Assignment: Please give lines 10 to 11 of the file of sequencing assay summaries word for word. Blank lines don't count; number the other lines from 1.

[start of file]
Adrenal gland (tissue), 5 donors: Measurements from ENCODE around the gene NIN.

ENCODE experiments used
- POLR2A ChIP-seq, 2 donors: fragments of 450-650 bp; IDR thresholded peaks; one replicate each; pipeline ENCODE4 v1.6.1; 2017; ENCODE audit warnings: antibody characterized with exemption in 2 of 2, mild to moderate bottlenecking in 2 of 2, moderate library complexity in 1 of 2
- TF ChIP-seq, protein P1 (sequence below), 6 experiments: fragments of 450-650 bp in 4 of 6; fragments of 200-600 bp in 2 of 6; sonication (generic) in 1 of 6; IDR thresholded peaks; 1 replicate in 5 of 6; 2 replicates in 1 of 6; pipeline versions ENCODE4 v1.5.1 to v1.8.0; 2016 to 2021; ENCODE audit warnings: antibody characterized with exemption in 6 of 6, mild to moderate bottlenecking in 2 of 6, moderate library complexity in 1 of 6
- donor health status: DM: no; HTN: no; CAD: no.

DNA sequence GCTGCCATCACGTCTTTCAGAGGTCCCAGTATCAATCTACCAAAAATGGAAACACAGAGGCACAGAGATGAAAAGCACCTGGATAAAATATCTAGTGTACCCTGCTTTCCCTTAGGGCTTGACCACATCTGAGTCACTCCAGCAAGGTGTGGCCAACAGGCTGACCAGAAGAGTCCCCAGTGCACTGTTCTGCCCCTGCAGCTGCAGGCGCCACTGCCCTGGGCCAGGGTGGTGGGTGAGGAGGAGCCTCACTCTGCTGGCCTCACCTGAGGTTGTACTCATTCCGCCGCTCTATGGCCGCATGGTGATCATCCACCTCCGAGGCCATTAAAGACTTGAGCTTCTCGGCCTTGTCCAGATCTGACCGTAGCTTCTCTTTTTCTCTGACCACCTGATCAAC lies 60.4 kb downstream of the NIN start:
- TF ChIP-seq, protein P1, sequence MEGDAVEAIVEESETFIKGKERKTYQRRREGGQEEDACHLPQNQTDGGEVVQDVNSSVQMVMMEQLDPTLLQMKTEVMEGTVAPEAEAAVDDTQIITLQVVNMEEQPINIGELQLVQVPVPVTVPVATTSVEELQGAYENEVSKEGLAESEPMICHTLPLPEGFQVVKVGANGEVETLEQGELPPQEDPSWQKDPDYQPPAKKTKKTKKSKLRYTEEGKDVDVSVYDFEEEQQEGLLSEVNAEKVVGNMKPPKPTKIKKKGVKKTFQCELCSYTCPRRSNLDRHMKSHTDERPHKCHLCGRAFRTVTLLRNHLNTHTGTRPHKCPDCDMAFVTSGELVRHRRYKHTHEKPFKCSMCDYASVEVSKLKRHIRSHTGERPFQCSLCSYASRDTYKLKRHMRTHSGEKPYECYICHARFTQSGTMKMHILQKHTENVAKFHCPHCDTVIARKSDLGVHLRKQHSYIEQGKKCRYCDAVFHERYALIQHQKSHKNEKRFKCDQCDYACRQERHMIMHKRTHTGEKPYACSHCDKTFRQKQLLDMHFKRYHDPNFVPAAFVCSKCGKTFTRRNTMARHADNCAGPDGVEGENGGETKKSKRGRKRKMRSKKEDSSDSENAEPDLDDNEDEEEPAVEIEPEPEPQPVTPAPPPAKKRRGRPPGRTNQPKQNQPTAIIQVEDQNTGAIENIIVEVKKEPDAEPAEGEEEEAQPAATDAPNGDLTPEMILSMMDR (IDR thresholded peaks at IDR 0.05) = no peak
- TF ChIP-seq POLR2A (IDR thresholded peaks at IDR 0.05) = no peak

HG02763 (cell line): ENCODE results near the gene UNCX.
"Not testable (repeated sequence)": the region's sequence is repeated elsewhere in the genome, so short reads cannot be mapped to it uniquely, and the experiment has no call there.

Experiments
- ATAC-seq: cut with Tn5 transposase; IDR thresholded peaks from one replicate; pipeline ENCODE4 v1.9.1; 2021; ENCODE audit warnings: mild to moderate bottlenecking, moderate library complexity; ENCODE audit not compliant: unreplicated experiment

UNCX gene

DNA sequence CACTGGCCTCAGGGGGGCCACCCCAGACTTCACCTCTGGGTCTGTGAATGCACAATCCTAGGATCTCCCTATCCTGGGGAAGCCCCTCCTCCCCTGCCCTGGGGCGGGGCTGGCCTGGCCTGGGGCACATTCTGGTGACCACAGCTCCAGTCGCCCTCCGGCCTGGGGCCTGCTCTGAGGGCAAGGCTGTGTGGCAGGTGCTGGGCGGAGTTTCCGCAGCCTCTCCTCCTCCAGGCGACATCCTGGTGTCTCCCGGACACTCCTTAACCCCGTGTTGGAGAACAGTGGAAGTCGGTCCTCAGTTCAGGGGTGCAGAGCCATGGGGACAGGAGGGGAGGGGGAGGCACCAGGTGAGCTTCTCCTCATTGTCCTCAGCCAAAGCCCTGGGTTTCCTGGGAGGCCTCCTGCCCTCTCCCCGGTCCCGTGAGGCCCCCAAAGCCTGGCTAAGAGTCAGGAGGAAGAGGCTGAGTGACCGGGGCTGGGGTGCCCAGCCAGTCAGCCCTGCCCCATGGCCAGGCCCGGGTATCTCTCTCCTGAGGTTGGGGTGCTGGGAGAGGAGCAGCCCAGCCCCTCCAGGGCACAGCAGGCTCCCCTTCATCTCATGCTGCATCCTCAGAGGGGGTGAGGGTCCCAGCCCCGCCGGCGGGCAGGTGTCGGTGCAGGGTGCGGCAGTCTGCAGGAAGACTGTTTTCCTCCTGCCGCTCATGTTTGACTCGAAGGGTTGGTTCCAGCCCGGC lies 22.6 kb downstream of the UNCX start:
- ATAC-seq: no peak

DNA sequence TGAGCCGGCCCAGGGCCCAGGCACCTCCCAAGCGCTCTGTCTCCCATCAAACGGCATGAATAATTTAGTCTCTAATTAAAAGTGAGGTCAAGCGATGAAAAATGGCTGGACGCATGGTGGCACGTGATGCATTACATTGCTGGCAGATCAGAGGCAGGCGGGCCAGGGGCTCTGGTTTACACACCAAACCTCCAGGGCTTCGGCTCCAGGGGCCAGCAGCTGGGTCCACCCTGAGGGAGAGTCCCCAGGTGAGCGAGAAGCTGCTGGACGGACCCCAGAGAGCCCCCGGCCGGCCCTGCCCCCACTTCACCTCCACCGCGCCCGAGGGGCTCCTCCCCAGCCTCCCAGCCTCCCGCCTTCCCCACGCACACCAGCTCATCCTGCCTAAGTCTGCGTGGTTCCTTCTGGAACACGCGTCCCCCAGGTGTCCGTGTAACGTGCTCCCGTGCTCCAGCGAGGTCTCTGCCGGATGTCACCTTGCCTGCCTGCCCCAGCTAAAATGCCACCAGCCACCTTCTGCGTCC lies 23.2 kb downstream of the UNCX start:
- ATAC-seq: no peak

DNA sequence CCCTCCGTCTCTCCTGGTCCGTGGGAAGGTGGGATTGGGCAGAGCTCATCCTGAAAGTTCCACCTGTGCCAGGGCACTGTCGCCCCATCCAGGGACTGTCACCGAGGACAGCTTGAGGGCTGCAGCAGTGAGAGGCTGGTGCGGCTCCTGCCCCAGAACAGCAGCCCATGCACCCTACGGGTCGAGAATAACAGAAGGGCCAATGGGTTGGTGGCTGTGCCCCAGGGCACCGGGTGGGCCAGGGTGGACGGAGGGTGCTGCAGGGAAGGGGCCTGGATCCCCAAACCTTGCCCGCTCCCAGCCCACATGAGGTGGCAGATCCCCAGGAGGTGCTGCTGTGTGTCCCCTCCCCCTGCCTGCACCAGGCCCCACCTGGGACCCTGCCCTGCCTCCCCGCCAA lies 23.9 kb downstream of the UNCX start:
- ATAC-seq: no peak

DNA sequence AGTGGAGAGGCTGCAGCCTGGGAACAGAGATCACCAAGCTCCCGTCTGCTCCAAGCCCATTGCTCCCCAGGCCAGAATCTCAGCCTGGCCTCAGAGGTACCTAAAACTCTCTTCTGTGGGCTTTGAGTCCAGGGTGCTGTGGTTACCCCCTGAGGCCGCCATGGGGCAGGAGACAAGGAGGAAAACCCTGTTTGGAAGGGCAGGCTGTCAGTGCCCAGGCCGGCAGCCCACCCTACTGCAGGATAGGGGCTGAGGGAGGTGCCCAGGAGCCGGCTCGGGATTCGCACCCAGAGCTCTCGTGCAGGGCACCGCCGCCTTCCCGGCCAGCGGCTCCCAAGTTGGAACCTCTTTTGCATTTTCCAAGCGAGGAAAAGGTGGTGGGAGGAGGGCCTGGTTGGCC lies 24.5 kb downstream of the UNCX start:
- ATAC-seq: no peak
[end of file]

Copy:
"Not testable (repeated sequence)": the region's sequence is repeated elsewhere in the genome, so short reads cannot be mapped to it uniquely, and the experiment has no call there.

Experiments